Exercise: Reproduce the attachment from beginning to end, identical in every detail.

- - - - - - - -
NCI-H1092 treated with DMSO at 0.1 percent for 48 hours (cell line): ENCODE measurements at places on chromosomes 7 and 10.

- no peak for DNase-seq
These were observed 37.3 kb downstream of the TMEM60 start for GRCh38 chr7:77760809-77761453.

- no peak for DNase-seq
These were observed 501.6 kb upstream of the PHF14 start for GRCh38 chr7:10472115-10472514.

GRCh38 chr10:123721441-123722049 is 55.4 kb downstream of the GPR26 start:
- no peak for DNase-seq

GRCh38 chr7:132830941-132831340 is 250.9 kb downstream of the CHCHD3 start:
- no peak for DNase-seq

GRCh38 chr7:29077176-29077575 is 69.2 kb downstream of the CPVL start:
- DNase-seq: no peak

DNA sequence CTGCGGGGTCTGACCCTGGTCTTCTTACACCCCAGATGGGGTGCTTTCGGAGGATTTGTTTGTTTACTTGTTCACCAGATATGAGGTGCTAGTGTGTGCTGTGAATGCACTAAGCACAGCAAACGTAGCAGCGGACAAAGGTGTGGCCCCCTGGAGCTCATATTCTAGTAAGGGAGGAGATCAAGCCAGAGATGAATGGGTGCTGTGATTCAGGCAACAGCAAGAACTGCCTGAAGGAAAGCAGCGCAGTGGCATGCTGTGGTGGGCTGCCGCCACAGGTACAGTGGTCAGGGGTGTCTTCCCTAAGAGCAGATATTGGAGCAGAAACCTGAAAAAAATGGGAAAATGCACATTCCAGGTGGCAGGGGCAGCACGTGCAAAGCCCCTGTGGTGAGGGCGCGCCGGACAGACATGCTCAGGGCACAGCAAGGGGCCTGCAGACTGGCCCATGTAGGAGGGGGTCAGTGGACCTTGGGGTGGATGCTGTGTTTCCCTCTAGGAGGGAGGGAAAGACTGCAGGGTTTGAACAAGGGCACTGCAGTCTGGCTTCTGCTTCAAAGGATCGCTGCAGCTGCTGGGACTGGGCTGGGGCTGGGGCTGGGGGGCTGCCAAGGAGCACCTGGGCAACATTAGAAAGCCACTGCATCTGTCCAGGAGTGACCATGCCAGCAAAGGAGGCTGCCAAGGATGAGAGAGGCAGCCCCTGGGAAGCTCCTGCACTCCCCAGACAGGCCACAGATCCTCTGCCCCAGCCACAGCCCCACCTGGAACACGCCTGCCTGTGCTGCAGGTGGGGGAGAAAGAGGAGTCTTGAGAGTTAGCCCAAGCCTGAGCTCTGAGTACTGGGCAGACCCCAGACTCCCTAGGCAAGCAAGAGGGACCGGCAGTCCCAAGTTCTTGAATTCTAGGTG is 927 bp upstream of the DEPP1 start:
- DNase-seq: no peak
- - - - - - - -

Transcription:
NCI-H1092 treated with DMSO at 0.1 percent for 48 hours (cell line): ENCODE measurements at places on chromosomes 7 and 10.

- no peak for DNase-seq
These were observed 37.3 kb downstream of the TMEM60 start for GRCh38 chr7:77760809-77761453.

- no peak for DNase-seq
These were observed 501.6 kb upstream of the PHF14 start for GRCh38 chr7:10472115-10472514.

GRCh38 chr10:123721441-123722049 is 55.4 kb downstream of the GPR26 start:
- no peak for DNase-seq

GRCh38 chr7:132830941-132831340 is 250.9 kb downstream of the CHCHD3 start:
- no peak for DNase-seq

GRCh38 chr7:29077176-29077575 is 69.2 kb downstream of the CPVL start:
- DNase-seq: no peak

DNA sequence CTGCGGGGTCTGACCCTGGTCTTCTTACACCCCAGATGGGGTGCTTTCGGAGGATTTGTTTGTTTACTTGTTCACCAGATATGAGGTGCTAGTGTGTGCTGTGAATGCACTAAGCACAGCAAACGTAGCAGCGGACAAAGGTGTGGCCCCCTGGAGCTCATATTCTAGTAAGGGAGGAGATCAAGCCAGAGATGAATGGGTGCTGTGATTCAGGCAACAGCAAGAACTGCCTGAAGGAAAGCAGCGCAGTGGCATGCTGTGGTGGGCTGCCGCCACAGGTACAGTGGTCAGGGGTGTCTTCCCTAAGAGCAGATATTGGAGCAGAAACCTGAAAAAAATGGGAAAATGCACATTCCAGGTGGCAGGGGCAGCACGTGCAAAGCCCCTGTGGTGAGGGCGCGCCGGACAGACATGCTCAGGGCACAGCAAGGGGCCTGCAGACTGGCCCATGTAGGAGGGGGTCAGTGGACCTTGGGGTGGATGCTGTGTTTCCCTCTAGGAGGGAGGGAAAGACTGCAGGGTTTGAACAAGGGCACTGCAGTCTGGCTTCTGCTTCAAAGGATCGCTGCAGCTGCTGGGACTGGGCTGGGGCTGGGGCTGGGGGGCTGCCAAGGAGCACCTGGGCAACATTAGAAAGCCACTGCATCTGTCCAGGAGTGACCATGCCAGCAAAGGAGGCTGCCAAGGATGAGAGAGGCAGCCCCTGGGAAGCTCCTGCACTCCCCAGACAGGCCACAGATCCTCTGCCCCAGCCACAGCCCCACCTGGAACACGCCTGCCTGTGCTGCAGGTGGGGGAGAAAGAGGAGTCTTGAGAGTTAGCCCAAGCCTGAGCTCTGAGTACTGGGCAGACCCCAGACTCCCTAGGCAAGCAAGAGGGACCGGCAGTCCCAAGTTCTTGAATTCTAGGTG is 927 bp upstream of the DEPP1 start:
- DNase-seq: no peak